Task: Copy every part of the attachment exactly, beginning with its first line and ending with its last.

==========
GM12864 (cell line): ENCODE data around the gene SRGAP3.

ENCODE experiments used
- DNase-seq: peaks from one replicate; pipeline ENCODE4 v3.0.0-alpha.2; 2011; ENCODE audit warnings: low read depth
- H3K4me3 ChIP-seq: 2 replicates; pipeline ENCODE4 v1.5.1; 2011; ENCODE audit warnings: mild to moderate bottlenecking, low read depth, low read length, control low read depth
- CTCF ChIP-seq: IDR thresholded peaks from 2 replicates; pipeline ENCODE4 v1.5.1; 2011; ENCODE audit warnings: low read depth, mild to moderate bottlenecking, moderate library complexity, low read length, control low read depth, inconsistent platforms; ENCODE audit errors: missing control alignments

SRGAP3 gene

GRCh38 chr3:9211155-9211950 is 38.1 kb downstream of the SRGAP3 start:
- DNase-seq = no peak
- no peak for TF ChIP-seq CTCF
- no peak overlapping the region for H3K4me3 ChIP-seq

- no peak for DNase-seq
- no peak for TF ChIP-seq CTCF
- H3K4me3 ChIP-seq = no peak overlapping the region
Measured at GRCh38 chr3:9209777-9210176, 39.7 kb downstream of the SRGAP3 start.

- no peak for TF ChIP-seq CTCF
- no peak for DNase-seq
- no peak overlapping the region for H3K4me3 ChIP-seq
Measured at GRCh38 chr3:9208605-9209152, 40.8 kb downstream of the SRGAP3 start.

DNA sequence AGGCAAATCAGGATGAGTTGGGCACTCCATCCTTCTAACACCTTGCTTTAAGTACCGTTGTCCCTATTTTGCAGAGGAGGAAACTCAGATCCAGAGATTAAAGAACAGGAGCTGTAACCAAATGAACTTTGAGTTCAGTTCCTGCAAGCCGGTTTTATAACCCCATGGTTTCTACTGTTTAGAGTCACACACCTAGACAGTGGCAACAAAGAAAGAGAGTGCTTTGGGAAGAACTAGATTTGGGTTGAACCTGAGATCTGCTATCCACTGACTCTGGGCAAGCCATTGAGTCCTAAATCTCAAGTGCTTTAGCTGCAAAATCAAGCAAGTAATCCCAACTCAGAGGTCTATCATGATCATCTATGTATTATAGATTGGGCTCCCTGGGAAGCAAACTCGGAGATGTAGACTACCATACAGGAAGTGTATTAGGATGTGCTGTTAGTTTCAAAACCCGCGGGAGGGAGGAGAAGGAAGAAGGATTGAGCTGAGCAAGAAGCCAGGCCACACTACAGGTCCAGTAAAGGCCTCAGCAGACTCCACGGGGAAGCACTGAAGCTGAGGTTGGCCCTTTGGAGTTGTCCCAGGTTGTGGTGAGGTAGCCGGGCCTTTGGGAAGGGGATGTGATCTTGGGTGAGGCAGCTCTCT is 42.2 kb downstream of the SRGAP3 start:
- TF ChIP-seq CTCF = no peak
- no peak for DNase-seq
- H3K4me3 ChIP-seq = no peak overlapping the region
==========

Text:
GM12864 (cell line): ENCODE data around the gene SRGAP3.

ENCODE experiments used
- DNase-seq: peaks from one replicate; pipeline ENCODE4 v3.0.0-alpha.2; 2011; ENCODE audit warnings: low read depth
- H3K4me3 ChIP-seq: 2 replicates; pipeline ENCODE4 v1.5.1; 2011; ENCODE audit warnings: mild to moderate bottlenecking, low read depth, low read length, control low read depth
- CTCF ChIP-seq: IDR thresholded peaks from 2 replicates; pipeline ENCODE4 v1.5.1; 2011; ENCODE audit warnings: low read depth, mild to moderate bottlenecking, moderate library complexity, low read length, control low read depth, inconsistent platforms; ENCODE audit errors: missing control alignments

SRGAP3 gene

GRCh38 chr3:9211155-9211950 is 38.1 kb downstream of the SRGAP3 start:
- DNase-seq = no peak
- no peak for TF ChIP-seq CTCF
- no peak overlapping the region for H3K4me3 ChIP-seq

- no peak for DNase-seq
- no peak for TF ChIP-seq CTCF
- H3K4me3 ChIP-seq = no peak overlapping the region
Measured at GRCh38 chr3:9209777-9210176, 39.7 kb downstream of the SRGAP3 start.

- no peak for TF ChIP-seq CTCF
- no peak for DNase-seq
- no peak overlapping the region for H3K4me3 ChIP-seq
Measured at GRCh38 chr3:9208605-9209152, 40.8 kb downstream of the SRGAP3 start.

DNA sequence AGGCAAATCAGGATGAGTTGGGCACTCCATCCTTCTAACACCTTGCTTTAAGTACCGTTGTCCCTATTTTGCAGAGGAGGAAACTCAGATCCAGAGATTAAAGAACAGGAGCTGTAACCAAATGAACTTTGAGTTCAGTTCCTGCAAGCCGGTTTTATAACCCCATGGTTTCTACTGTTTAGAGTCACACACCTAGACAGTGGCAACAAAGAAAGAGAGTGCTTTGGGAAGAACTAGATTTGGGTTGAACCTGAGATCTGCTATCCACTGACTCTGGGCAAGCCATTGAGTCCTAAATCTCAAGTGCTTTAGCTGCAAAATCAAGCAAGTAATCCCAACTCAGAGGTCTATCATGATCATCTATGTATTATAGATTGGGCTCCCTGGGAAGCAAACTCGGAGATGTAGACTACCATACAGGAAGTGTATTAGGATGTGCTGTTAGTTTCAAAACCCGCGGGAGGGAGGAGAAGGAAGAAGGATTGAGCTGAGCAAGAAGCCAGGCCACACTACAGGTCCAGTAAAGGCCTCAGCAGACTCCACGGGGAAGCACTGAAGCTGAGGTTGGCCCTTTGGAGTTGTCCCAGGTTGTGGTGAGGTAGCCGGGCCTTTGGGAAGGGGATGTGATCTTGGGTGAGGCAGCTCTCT is 42.2 kb downstream of the SRGAP3 start:
- TF ChIP-seq CTCF = no peak
- no peak for DNase-seq
- H3K4me3 ChIP-seq = no peak overlapping the region